Tag: Switch to iPad

My new iPad home screens 🏠 (#95)

Ah, home screens… Dragging and dropping those apps, figuring out where they go, it’s something some of us spend quite a bit of time on, and others couldn’t care less about. This week’s issue of Switch to iPad is all about home screens, and how I set them up together with Focus Mode.

How are you? And, perhaps more importantly, what are your home screens like? I’ve been fiddling with mine for quite some time, trying to find balance. What I needed, it turns out, was an unplanned reboot of my 11” iPad Pro. I had some issues with my cellular connectivity during my Easter trip a while ago, and while I was waiting for the provider to get back to me (not an easy task during Easter), I tried everything I could think of. In the end, and in my desperation, I resorted to resetting the iPad completely. Don’t worry, I had access to decent Wi-Fi at the time, so it was easy enough to get everything up to speed, but during this process I figured, hey, why not reshape the whole thing?

So, I did, and ended up with the most logical, albeit perhaps not entirely complete, home screens yet. This, paired with Focus Mode, has helped me consolidate my iPad use a bit, something that’s been beneficial for me the past couple of weeks.

Let’s talk home screens, then!

📧 Switch to iPad #95 is a paid issue, so you’ll need a paying subscription to read. It’s $5/month or $50/year, and you’d be supporting my writing with your hard-earned money. There’s a free trial too, if you’re uncertain. It’ll get you full access to the archives as well, which is more than two novel’s worth of iPad goodness.

Our hopes and dreams for iPadOS 16 (#94)

It’s Wednesday, and that means that a new issue of Switch to iPad is out. This one’s about iPadOS 16, and our collective hopes for that. I reached out to some fellow iPad fans to hear what they had to say about the matter.

WWDC, Apple’s developer conference, is closing in. It starts on June 6th, with the State of the Union event, where Tim Cook & Co. lays out what’s next for Apple’s various platforms. This, of course, includes iPadOS 16, which is what this week’s issue of Switch to iPad is all about. Now, Apple won’t actually release iPadOS 16 at WWDC, they typically preview upcoming features, and release the first beta version. A live, public, release isn’t likely until sometime during the autumn, normally alongside new iPad models, and what we get then isn’t necessarily feature complete. Just look at iPadOS 15, where we didn’t get the much lauded, and truly excellent, Universal Control feature until iPadOS 15.4.

Now, I have lots of thoughts on iPadOS 16 myself, but I asked around a bit, and got some interesting thoughts and tidbits from some fellow iPad users. You might know them from YouTube, the App Store, or maybe a magazine or book cover? Let’s hear what they have to say about iPadOS 16, and their hopes for Apple’s next big version of the iPad operating system.

📧 Switch to iPad #94 is free for all to read, so have at it! Do tell your friends, though.

iPad screen sizes, again (#93)

Let’s talk iPad screen sizes again:

How’s your eyesight? Mine’s good, although I have invested in blue light-blocking glasses for work, with slight magnification. I find it relaxes the eyes a bit, or maybe it’s the placebo effect. It matters little.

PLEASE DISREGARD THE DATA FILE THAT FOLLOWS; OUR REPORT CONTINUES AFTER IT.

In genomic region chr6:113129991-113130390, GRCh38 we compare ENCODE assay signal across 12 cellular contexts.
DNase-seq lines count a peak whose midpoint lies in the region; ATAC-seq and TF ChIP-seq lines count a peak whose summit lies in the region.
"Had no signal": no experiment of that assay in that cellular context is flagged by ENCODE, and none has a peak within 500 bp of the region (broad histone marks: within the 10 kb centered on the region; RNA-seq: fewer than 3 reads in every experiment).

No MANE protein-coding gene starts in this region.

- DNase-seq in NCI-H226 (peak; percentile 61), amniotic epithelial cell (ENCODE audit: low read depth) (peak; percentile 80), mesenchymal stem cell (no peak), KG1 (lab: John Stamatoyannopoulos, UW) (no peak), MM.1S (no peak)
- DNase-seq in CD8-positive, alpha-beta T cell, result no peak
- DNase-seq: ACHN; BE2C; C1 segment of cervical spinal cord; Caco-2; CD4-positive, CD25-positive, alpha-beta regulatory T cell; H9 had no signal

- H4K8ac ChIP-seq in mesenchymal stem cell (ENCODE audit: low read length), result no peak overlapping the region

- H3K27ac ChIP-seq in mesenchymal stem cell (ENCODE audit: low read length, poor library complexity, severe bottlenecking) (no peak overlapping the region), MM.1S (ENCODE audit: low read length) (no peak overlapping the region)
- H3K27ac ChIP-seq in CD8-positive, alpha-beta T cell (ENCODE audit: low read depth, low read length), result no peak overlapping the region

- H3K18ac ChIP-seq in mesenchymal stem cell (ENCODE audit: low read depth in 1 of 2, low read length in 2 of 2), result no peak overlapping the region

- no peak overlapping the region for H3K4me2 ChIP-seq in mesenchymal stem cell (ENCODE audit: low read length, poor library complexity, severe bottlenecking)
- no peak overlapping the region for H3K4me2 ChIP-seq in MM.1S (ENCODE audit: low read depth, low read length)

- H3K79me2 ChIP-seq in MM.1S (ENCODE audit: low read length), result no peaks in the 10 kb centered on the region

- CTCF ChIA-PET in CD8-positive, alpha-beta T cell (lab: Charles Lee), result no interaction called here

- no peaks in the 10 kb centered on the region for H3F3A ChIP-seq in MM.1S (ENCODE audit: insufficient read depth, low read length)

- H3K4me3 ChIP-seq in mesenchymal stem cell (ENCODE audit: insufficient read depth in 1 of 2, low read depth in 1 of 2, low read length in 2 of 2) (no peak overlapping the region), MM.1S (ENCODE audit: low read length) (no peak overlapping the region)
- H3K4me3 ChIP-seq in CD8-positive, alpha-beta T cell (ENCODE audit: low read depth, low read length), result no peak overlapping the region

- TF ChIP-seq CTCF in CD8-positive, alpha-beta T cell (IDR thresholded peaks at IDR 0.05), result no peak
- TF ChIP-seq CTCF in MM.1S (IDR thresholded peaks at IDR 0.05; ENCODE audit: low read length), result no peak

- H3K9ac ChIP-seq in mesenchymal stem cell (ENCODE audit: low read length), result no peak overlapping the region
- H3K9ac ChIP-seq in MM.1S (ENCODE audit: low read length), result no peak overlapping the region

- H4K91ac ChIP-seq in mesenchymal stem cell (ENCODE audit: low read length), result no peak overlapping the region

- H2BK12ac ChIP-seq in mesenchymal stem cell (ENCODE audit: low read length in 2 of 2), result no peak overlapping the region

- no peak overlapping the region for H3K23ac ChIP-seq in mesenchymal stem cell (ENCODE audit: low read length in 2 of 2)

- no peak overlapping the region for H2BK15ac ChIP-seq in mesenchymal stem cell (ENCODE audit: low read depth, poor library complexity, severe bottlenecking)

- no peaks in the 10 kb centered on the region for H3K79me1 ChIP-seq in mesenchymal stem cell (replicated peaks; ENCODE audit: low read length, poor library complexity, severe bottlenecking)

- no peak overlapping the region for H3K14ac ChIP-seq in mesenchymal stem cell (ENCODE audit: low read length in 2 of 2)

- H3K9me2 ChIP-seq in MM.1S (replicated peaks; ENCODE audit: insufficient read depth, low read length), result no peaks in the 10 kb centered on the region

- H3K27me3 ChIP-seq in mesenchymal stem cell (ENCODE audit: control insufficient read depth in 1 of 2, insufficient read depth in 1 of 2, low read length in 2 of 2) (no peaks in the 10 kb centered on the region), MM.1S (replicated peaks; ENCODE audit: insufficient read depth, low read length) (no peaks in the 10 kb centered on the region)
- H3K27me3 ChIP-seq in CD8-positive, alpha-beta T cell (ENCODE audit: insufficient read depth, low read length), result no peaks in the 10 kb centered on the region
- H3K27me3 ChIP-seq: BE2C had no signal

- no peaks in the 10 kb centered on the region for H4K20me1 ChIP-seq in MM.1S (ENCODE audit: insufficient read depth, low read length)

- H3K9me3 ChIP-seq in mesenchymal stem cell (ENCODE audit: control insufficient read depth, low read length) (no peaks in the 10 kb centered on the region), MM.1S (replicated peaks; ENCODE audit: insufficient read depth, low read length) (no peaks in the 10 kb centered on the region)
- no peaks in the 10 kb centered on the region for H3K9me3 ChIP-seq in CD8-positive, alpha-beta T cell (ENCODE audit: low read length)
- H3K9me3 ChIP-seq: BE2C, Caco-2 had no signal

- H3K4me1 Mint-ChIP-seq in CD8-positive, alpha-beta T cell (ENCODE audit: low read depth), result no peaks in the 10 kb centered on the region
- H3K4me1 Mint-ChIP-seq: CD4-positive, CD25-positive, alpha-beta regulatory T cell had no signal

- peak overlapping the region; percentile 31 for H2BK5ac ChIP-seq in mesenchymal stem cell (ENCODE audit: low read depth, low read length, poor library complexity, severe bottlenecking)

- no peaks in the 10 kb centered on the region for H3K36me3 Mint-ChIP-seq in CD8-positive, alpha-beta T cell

I’m typing this on my 11” iPad Pro, sat in its Magic Keyboard. The keyboard’s a bit cramped, as mentioned previously, but it gets the job done. The screen size is large enough for most tasks, the middle ground of iPads, you might say.

However, the release of the M1 iPad Air (10.9”), the iPad mini 6 (8.3”), which I love, and the fact that I’m using Universal Control rather than Sidecar with my Macs, has made me think about iPad screen sizes again. This, obviously, means that I have to share said thoughts with you, so here we are.

📧 Switch to iPad #93 requires a paid subscription. It’s $5/month or $50/year, as usual, with a trial available.

The magic of Universal Control 🪄 (#92)

I haven’t talked about Universal Control at all, up until now. There’s a reason for that: I wanted to actually put it to the test first. So, here’s this week’s Switch to iPad newsletter, about Universal Control.

Universal Control was introduced in iPadOS 15.4, and requires a Mac running macOS Monterey 12.3 or later. It’s a feature that lets you control your iPad with the keyboard and pointing device connected to your Mac, but also lets you do some things seamlessly between the two. So, while connected, you can move your pointer from your Mac screen, to your iPad’s screen, and back again. And yes, that means that you can drag a file between the two, which feels like magic the first time you do it.

But is this useful, or just a gimmick. I’ve been using Universal Control for weeks, since iPadOS 15.4 was released, and I’m here to tell you: It depends.

📧 Switch to iPad #92 has been sent to paying subscribers. Care to join them? It’s $5/month or $50/year. There’s a free trial, too.

The iPad packing list for my Easter trip 🐣 (#91)

Easter is upon us, well, almost, and I’m going on a trip. That’s what this week’s issue of Switch to iPad is all about.

How are you? Me, I’m packing for a trip down south (it’s not as dramatic, nor as warm, as it sounds) to attend my little sister’s wedding, and get some much-needed vacation. It’ll be good to see my parents and siblings, it’s been a while, as you’d imagine.

Oh, and it’s Easter, too. That’ll make it a joy to travel through half the country by train, I’m sure… I do hope to get some reading, writing, and researching done on the train, though, so that’s good. Sometimes, being confined to a certain space, and limited as to what you can do, is great for productivity.

I’m traveling light. That means I’ll bring my 11” iPad Pro, and not that many other things.

📧 Switch to iPad #91 is free for all to read. Have at it!

Is Safari’s Reading List good enough as a read later service? (#90)